The Fools actions seem to be predetermined as he is consistent and immediate with his detailed responses, and he has a much deeper insight into the personalities of the characters with whom Lear encounters. This suggests that Lear would be a much more suitable ‘Fool’ and demonstrates the clash between their personalities. The opposing relationship between Lear and the Fool provokes the belief that perhaps the Fool is another side to Lear’s personality, where Lear’s absence of intelligence, reason, sight and understanding all reside within the Fool; a side of his personality which he cannot currently access as it is almost physically detached from him. This could prove a valid explanation for the absence of the Fool in the final Acts of the play, as Lear’s personalities have merged again, showing that his sanity has returned to him for his final moments before his death. The fact that the Fool does not make an appearance without King Lear also reinforces this argument.
Other sources also suggest that Cordelia has links to the Fool, and her absence of the majority of the play is filled in by the Fool, which could also be the reason why the Fool does not appear in the final stage of the play, where Cordelia has returned. Upon Cordelia’s death Lear refers to her as a fool. In consideration of the play’s context, many conclusions have been drawn involving links between Cordelia and the Fool, many of which use the idea that the Fool and Cordelia directly reflect eachother, in their shared perspectives and close relationship to Lear. It has also been common for the roles of the Fool and Cordelia to be shared by the same actor in the stage productions of King Lear, emphasizing the points made by this theory and making the theory obvious to the audience by making the link not only theoretical and abstract, but physical also. And my poor fool is hang’d! ’ Here Lear refers to Cordelia as a ‘fool’, further suggesting a connection.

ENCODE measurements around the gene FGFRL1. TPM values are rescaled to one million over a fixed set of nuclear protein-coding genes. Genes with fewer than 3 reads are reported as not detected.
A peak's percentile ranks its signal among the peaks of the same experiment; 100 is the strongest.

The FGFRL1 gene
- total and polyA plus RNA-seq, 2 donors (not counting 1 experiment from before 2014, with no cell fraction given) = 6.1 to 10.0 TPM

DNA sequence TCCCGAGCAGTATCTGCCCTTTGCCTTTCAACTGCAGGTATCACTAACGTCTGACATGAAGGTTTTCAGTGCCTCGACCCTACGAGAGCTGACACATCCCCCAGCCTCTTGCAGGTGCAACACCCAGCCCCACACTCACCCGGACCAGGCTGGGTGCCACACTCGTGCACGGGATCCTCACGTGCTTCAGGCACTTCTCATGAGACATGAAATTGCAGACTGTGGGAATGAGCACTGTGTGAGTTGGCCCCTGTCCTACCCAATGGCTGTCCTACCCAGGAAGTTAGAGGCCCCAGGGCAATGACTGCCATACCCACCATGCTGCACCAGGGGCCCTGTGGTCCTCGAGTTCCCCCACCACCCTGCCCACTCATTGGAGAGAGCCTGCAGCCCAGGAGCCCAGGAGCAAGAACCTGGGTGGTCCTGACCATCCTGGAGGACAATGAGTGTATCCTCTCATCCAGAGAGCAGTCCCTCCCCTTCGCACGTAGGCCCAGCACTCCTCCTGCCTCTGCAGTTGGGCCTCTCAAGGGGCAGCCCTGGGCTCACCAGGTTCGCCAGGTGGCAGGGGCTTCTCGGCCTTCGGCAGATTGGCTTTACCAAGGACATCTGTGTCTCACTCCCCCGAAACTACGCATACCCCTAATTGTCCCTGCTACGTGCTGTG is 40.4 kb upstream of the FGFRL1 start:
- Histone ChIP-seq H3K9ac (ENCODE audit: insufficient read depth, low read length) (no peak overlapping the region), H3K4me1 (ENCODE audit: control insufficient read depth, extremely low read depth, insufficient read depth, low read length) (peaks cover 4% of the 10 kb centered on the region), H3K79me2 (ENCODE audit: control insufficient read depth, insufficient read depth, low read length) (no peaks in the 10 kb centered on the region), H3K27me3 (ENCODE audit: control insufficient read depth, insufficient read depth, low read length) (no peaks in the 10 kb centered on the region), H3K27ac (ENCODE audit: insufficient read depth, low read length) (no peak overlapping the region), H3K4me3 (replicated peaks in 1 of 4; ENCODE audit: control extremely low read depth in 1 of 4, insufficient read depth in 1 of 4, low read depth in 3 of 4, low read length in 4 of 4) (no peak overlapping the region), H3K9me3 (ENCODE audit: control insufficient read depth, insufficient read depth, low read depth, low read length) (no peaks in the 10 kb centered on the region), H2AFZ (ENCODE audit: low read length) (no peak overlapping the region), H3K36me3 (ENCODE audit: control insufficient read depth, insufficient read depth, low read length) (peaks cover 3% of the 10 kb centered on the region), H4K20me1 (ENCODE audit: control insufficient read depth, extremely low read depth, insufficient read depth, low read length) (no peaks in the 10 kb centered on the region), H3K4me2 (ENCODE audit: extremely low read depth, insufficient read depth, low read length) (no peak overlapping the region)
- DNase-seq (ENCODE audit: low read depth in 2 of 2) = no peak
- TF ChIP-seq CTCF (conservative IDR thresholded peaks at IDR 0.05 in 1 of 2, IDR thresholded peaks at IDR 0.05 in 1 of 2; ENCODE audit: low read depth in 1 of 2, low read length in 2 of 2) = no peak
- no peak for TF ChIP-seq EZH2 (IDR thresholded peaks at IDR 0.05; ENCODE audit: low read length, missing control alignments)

In addition, there is no mention of the Fool’s real name, and the fact that he is only referred to as the Fool, leads us to believe that none of the characters even knew his title, re-establishing the theory that he and Cordelia are linked as it leaves his character open for comparison with others, and the role of the Fool open for any other character to instantly undertake throughout the duration of the plot, where various characters frequently become host to the title of the Fool. Apart from the Fool being significant in his mysterious role as a character and his links with other characters, his significance is displayed through his importance to the development of Lear’s character and his realisation of his mistakes and lack of sense and understanding. The theme of ‘sight’ is presented in, and is reinforced countless times throughout ‘King Lear’. The theme of ‘sight’ links strongly to the Fool as he is one of the only characters who have perfect and unimpaired vision for the entire duration of his appearances in the play. The Fool sees things which other characters do not, and it is not until Gloucester’s eyes are removed and his sight ironically becomes much clearer, that the Fool’s insight and understanding of characters and situations can be seriously challenged.